Should I Take The Job? 4 Simple Questions To Help You Decide

by Richard Ashton

At Savannah Group we work hard, take pride in what we do and are diligent and honest in our assessment of candidates. We know better than most that finding real talent is hard. Finding real talent with increasingly narrow parameters in a highly competitive market is even harder. Finding the rare individual who is willing to move from the company in which they are in and (no doubt) well looked after is even more difficult.

So when we get to the end of a search and the preferred candidates asks: “Should I take the job?” It is very easy to say YES – PLEASE DO!

But the answer isn’t always that simple….

As headhunters, we are asked for career advice on a daily basis. Whether or not a role is “right” for an individual is hard for us to answer with any certainty. It is a very personal decision with a plethora of different factors to take into account.

After a decade of advising both clients and candidates, I have come up with four simple questions that I feel provide a sound basis for either accepting or rejecting a new role:

  1. Do I like the people?
  2. Will I add real value?
  3. Will I learn something new?
  4. Does it feel right?

should i take the job

In my opinion, answering these four questions honestly holds the key to understanding whether you should take a new job or not.

1. Do I like the people?

If we are doing our job as a headhunter properly, all candidates met by the client will be able to do the job from an experience point of view. The client’s focus should therefore be on assessing cultural fit and hygiene factors around motivation and further career progression.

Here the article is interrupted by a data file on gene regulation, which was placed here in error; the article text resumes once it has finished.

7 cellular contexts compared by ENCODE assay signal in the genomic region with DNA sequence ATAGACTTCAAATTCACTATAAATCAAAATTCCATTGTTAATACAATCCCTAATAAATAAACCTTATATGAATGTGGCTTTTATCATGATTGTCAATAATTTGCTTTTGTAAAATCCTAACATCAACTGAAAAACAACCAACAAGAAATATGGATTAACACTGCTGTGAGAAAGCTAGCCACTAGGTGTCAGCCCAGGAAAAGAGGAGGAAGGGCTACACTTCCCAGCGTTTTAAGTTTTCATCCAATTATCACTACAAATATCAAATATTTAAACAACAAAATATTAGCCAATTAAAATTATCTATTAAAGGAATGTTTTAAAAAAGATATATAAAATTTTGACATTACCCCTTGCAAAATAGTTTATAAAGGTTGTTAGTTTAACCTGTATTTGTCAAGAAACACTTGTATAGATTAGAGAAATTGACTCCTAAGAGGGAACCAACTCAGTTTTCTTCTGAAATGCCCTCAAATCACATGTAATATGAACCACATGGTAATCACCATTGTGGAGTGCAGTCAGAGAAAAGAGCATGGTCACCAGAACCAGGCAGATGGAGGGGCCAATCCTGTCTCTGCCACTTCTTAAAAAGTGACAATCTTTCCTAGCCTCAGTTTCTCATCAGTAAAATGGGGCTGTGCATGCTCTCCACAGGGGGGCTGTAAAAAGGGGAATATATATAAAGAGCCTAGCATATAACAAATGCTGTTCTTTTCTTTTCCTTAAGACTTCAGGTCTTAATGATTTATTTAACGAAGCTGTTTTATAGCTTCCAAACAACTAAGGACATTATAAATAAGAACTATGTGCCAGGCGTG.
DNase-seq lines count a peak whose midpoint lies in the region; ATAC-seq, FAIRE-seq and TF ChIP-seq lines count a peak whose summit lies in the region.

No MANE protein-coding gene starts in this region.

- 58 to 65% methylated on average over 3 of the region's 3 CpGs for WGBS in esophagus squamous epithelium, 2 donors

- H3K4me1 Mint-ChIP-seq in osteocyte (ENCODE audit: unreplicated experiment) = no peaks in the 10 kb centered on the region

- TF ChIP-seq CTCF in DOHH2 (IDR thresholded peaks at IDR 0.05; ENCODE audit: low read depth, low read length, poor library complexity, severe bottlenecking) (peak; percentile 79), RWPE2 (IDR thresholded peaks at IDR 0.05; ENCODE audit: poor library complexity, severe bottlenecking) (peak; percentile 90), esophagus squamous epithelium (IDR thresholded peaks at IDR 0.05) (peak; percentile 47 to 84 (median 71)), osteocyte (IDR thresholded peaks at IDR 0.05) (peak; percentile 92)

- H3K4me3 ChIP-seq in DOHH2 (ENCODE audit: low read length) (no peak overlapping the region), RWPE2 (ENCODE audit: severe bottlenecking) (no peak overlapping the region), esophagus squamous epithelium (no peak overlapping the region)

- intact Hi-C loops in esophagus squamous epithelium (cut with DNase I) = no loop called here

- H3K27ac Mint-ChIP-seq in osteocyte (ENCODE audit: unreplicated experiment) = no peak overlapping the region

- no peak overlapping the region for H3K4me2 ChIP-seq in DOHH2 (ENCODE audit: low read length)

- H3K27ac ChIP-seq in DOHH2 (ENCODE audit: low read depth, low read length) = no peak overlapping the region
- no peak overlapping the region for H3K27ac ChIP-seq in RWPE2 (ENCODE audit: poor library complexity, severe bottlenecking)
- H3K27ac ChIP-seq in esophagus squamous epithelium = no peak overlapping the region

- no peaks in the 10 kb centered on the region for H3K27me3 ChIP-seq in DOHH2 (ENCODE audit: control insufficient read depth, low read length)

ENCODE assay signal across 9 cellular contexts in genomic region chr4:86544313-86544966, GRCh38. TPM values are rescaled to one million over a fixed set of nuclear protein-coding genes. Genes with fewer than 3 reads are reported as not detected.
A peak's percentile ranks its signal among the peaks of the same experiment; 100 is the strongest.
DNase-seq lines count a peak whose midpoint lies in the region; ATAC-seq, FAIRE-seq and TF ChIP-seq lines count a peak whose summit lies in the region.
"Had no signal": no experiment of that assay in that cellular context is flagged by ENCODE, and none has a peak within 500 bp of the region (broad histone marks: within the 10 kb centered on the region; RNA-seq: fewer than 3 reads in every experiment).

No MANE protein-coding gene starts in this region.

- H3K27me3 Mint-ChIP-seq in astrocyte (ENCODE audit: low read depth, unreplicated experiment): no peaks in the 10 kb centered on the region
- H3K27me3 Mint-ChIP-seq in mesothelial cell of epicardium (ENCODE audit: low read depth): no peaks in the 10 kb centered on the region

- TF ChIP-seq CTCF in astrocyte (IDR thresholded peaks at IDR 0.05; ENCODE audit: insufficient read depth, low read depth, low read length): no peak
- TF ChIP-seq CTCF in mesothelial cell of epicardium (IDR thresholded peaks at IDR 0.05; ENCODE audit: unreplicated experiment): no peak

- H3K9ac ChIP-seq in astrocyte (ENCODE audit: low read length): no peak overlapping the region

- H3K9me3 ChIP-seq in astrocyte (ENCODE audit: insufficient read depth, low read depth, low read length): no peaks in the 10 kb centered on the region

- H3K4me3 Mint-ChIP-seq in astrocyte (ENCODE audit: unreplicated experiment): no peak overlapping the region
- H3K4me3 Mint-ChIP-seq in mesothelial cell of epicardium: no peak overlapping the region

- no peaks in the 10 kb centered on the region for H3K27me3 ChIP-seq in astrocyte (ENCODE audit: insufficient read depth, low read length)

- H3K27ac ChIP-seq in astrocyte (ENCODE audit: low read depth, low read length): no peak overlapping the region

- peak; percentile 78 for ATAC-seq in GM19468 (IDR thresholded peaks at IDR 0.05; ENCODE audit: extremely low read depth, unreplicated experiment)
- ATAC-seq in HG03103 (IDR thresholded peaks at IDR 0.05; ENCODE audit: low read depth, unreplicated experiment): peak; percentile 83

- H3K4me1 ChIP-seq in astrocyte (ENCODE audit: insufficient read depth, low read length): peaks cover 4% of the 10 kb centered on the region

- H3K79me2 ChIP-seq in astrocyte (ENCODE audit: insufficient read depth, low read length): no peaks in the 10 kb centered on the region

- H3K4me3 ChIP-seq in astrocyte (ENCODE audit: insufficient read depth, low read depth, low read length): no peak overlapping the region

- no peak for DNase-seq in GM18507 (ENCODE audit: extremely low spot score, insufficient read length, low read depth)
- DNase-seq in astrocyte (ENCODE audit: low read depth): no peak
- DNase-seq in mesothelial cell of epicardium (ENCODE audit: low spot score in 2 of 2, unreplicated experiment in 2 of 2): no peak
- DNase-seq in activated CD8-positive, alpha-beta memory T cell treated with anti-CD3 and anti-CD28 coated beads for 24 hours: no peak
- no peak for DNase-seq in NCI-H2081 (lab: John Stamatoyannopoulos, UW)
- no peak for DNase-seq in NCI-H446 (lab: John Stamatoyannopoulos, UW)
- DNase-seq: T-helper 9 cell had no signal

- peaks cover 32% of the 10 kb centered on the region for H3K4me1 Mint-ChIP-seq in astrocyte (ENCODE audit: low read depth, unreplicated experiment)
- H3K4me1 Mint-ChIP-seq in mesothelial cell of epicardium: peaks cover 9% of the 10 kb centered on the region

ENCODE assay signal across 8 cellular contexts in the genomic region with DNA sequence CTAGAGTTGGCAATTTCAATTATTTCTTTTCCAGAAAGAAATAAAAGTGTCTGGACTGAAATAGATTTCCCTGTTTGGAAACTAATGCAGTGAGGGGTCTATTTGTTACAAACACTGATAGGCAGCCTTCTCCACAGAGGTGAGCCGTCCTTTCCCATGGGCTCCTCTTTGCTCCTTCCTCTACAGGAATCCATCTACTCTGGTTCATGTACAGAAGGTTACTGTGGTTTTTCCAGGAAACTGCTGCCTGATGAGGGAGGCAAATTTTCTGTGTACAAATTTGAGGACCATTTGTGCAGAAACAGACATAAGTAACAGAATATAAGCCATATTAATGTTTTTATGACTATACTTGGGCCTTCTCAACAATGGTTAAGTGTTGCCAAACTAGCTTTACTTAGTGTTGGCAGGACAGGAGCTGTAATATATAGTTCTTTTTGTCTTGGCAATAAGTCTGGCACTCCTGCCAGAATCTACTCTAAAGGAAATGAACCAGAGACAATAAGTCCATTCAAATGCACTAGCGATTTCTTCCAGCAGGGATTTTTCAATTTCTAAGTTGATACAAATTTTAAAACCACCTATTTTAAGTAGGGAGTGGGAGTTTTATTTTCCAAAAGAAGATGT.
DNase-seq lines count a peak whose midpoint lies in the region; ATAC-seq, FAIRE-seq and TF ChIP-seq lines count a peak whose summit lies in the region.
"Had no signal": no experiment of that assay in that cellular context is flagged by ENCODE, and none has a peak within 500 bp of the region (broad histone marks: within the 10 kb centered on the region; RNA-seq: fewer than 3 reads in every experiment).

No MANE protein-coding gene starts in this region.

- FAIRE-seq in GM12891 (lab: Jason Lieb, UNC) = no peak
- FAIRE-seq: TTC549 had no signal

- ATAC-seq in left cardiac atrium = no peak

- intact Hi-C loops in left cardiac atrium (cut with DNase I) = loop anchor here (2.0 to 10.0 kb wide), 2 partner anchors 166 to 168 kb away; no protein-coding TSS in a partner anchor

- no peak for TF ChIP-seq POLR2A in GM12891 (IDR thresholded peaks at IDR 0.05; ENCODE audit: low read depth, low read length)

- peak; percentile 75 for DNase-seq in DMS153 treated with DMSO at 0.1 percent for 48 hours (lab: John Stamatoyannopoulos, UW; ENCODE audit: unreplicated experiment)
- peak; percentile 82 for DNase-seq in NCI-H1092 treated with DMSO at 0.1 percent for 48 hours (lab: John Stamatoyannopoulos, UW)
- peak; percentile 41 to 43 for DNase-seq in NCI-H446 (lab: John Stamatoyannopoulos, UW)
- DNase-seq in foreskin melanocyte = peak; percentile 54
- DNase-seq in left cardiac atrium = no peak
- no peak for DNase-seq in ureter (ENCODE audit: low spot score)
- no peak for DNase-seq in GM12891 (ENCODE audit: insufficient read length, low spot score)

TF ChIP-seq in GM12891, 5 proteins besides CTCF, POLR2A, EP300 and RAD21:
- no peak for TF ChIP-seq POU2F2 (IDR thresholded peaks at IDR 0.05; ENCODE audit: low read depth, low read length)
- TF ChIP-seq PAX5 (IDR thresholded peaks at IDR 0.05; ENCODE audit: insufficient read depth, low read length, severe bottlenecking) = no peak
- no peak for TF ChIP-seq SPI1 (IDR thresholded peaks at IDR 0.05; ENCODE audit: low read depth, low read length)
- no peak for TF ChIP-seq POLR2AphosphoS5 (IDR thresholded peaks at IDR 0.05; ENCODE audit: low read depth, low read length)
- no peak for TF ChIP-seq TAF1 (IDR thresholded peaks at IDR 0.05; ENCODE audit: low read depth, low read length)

Clients often comment on the pub test – would I want to have a beer with this person? This is potentially a dangerous test – it’s not about liking the individual and hiring someone in one’s own image – it should be more about:

  • Potential succession plan
  • Effect on the rest of the team
  • Does it make sense for their career?
  • Cultural fit with the wider organisation

The same is true for the candidate. They will have seen a job brief and will know whether or not they have the necessary experience.
A candidate should therefore be assessing whether or not they can work with the people they meet and whether they have a good “feel” for the company. Do you like the offices, location, coffee machine… does it feel right?

2. Will I add real value?

When going into a new role, it is essential to make a positive impact right from the off. Take your time to meet people and to understand the business and key stakeholders that will affect your ability to be successful and remember, you have been hired to add value.

A company is paying a significant amount of money and taking a certain level of risk in recruiting you into their organisation. You need to be clear where and how you are going to add value to their business before accepting the role. This can be in any number of areas but you have to feel confident that you will prove your worth in the short to medium term. If you doubt this ability or place the likelihood of success as low, think carefully about taking the job.

3. Will I learn something new?